When it comes to adapting toys and games to film, Hasbro is second to none. They own "Transformers", "G.I. Joe", "Battleship" the television show "Jem" and "My Little Pony" and will bow a Stretch Armstrong film product in 2017.


For over-the-top CGI spcial effects and things that go boom, Hasbro turned the development of the "Transformer" series over to Michael Bay. But for low budget, cost effect scares, they turned to Jason Blum and Blumhouse Productions for "Ouija." The first entry in 2014 flipped a $5 million investment into a $103 Million global return. Keep in mind that return was on a mediocre film.


This time, the production budget was $9 million so the production shifted from the first time director Stiles White ("Ouija") to experienced director Mike Flanagan ("Oculus," "Hush," "Absentia") and an origins story dating back to the 1960s when it was still sold under the William Fuld name.

Ironically, that little tidbit of trivia is what makes this sequel superior to the original. Flanagan painstakingly researched the time frame which included the time prior to the Fuld estate selling the game to Parker Brothers (who was subsequently bought out by Hasbro). Most noticeable are the period automobiles which included the then popular Rambler and Ford Falcon.


The story revolves around Doris Zander (Lulu Wilson), the little girl depicted with a stitched mouth in the original film. Her mother Alice ((Elizabeth Reaser) is having a tough time making ends meet and stages psychic readings to earn money. Doris, the youngest daughter and her older sister Paulina (Annalise Basso) assist by performing noise stunts - blowing out candles and making knocking noises.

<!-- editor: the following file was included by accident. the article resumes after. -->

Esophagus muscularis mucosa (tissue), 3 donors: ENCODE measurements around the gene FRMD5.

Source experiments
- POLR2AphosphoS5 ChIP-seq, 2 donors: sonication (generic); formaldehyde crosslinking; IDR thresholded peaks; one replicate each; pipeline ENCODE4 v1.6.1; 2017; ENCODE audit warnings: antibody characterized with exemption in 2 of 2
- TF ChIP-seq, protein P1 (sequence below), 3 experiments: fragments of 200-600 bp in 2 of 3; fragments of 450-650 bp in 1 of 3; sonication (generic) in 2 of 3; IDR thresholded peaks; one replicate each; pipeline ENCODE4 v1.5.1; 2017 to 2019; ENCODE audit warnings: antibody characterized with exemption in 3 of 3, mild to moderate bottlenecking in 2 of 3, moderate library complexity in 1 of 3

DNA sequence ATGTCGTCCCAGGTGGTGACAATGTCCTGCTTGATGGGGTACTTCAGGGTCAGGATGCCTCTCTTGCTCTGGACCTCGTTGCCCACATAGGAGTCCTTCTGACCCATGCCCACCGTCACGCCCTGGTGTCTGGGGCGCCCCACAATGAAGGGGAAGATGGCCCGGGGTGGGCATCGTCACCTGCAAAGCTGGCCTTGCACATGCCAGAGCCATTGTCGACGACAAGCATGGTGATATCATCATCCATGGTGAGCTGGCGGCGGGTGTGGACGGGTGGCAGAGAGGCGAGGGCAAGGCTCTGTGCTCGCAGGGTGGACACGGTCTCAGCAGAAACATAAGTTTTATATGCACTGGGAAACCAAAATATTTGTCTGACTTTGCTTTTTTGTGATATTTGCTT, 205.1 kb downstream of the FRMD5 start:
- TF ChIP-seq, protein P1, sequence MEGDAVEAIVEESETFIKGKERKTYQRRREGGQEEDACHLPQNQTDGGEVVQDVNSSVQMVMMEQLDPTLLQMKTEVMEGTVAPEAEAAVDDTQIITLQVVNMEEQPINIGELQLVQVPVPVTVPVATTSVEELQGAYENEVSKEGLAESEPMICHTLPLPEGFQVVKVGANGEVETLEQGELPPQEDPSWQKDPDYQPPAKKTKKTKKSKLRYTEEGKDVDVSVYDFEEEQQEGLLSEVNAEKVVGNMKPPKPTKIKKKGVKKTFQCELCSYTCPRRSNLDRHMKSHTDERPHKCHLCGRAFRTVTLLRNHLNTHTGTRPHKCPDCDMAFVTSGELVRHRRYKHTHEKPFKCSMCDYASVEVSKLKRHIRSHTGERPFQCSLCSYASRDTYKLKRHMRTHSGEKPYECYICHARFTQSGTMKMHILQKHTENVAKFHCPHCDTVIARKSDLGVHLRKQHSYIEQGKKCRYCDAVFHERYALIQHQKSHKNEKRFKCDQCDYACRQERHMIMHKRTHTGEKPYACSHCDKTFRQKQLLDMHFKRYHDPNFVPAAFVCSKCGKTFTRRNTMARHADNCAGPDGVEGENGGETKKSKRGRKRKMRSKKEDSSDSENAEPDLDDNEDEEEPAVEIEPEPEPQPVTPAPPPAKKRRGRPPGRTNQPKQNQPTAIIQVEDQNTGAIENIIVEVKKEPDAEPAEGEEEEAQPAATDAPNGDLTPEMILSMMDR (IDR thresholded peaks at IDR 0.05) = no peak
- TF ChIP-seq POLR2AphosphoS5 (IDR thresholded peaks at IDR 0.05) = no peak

Paulina discovers a new board game that is quite popular - Ouija - and suggests to her mother that it would make a great additional prop for their scam. The mom agrees and gets one. Of course they immediately break all the rules concerning not playing alone, not using in a graveyard and always saying goodbye at the end. As a consequence, the mother allows a demonic entity into the house that quickly occupies Doris. Because demons usually infest children first.


To keep the intrigue high, a priest (Henry Thomas) and boyfriend (Parker Mack) are introduced as expendable characters - you always know exactly who the expendables are. The story progresses with everyone constantly doing the wrong thing until it is too late to correct any of it. With perfectly timed bumps, glances, a mysterious motions Flanagan creates a creepy story that provides just enough tingle.


Bloodless to maintain the PG-13 rating, the film nevertheless managed to induce jumps and screams from half of the audience; especially the young lady sitting next to

me. Shadows and sounds are the tools of fright, with a coherent narrative and clean photography... all with the low, low production cost of only $9 million; nothing more.


"Ouija: Origin of Evil" is a sequel that is arguably better than the original. Director Mike Flanagan and Blumhouse Productions delivers plenty of "BOO!" for the buck in time for the fright season.   -- GEOFF BURTON